What obstacles do you face in mobile app development? Statistical data from the Adobe Mobile Excellence Report illustrates some common issues. According to 3,000 respondents from marketing departments and agencies, typical mobile app development barriers include the following (listed in descending order):
It’s surprising, but many companies still don’t understand what happens with their apps after users download them. Most companies care about the number of downloads (76%), but they overlook more important indicators, such as ROI, user engagement, recurrent usage, time spent using the app, and acquired revenue.
Let’s dig deeper into these indicators. Recurrent usage is an essential indicator for several reasons. First, three-quarters of all mobile app users either delete or abandon mobile apps . Thus, if you spend more on attracting new users, you can rely on stable revenue. Meanwhile, if you maintain user interest by updating content or offering new mobile apps of interest to your target audience, you can double your sales. Second, persuading existing clients to buy from you (including your app, product, or service—it doesn’t matter what they buy) is a lot easier than getting new clients.
Looking at recurrent usage can help determine the point at which users abandon mobile apps and what drives them to engage with the apps again (e.g., push notifications, email newsletters, promotions, or partner ads). This provides a vital understanding of where to go with product development.
- Revenue and ROI are essential indicators, but some companies find them difficult to measure. For instance, some companies offer direct monetization through mobile app purchases, in-app purchases, ads, or product/service subscriptions, but content-based apps should also consider callbacks and lead generations.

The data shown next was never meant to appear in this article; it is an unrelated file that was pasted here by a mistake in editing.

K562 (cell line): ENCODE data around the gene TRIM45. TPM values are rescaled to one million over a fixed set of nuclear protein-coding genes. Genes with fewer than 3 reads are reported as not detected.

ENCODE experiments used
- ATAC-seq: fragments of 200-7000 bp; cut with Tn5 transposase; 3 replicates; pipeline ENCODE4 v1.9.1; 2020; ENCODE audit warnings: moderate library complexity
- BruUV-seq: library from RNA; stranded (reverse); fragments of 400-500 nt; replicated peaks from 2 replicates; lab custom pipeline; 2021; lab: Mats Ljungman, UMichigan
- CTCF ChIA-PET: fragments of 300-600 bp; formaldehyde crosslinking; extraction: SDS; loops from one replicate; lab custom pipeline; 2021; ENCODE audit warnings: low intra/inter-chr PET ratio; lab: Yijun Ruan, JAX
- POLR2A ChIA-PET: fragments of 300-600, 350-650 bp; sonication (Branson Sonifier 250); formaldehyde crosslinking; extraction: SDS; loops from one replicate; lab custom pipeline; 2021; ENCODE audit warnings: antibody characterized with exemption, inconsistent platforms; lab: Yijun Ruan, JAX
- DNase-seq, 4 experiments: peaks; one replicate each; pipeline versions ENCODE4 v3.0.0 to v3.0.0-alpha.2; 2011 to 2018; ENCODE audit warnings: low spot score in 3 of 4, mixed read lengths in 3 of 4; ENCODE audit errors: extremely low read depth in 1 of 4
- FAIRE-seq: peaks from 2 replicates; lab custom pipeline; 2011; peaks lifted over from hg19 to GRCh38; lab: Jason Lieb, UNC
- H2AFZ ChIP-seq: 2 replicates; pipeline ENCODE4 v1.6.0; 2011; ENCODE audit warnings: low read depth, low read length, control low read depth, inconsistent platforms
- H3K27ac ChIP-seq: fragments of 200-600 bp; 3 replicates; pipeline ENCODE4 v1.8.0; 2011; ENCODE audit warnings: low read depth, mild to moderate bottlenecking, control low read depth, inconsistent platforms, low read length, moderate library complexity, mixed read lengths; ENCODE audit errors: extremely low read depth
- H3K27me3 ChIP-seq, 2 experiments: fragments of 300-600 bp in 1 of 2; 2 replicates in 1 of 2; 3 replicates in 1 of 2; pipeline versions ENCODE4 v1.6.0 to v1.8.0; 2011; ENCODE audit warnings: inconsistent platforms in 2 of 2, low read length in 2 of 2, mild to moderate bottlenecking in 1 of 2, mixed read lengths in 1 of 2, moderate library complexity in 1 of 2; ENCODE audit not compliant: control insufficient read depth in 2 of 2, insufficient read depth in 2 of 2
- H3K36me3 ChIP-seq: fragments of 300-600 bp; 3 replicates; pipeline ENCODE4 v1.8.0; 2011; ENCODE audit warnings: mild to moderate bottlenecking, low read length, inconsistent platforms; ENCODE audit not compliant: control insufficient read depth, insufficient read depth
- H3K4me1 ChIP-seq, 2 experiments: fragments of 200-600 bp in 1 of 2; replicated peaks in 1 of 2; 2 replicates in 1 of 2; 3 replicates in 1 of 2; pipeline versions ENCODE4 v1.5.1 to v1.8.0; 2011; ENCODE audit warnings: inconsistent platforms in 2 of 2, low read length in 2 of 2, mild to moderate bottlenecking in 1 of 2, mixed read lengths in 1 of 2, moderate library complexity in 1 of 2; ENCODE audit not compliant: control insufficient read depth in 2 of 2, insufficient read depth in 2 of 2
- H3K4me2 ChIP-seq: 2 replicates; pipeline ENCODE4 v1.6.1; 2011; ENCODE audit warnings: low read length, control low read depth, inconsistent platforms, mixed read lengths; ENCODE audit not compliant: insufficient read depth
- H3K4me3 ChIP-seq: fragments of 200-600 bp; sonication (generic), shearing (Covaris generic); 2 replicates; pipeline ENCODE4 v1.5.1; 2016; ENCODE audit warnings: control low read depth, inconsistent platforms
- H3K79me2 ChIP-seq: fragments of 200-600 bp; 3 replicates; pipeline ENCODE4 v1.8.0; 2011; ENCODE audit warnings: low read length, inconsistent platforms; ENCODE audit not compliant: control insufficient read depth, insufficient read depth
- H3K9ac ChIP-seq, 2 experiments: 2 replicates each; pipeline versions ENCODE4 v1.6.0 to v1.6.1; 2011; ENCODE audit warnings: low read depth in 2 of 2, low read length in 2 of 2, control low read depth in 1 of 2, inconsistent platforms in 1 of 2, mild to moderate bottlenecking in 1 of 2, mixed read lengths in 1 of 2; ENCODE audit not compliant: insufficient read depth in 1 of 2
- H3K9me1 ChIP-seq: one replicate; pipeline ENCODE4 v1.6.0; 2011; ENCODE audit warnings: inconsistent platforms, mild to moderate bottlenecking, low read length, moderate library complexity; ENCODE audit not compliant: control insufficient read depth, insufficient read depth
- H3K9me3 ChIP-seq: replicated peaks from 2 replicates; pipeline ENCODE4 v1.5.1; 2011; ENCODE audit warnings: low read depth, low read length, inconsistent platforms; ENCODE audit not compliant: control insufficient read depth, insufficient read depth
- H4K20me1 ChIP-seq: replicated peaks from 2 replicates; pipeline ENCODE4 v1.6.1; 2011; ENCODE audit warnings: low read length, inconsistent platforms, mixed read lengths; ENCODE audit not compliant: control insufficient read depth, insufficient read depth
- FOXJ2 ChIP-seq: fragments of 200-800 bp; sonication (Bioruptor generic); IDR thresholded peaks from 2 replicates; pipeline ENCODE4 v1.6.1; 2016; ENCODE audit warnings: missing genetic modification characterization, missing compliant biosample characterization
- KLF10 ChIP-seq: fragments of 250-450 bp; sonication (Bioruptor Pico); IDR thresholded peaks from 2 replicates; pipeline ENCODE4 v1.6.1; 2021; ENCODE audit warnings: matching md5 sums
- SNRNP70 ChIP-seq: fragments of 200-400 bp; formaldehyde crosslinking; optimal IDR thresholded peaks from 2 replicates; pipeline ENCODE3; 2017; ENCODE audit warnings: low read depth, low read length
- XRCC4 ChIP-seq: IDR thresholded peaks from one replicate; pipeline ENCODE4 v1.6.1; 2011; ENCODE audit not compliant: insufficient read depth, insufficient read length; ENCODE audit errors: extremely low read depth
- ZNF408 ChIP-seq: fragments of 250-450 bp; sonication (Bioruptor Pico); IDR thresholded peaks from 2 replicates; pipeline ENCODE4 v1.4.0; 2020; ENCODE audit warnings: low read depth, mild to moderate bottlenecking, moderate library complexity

Apps such as Macy’s drive offline conversions using the installed data transmitter analyzing what clothes customers show interest in as they move around the store. The app then sends personalized promos and special offers based on each customer’s preferences.
- Time spent and user engagement reveal how useful a mobile app is for the user and helps discover the best content to make users “stick” to their screens. The recognition of behavior patterns can also open up new opportunities to mobile app developers.
- Custom metrics all depend on the type of your app and the tasks it is meant to resolve. Some content-distribution apps can rely on social shares to indicate virality and level of interest in certain content chunks. Push notification open rates, the number of registrations, or social sign-ins can all serve your purposes—just think of your app’s overall aims.
As I’ve already mentioned, maintaining a high level of client interest is truly a challenge, and updating a mobile app with new content (textual, visual, game levels, or videos) is essential if you don’t want users to delete your app.
The most common update frequency is “every few months,” which is especially amazing compared to the frequency of updates to desktop software. The growing mobile traffic and #Mobilegeddon requirements should inspire companies to invest in mobile quickly and establish a high content-update frequency. Choosing the right mobile app developer is essential to keep up with your customers. That leads us into the next mobile development pain, which is…
Mobile app development and maintenance
Mobile app development and support is tough whether you do it by yourself , hire a company, or set up a mobile department in your company. Relying on third parties puts you at risk, while hiring great developers to work on your team can cost quite a lot. Further, growing your own mobile app developers is also a risk because they frequently don’t have the skills to complete the tasks you give them.
Most companies delegate mobile optimization responsibilities to their marketing departments. If you’re a marketer, can you call yourself a specialist in mobile optimization? Right now, you’re likely saying, “No, not at all.” The positive trend is that, over time, management usually decides to shift these responsibilities to development teams, product teams, or other departments, but marketing specialists are still in charge.
What are your mobile development/optimization obstacles? You can leave your answers in comments.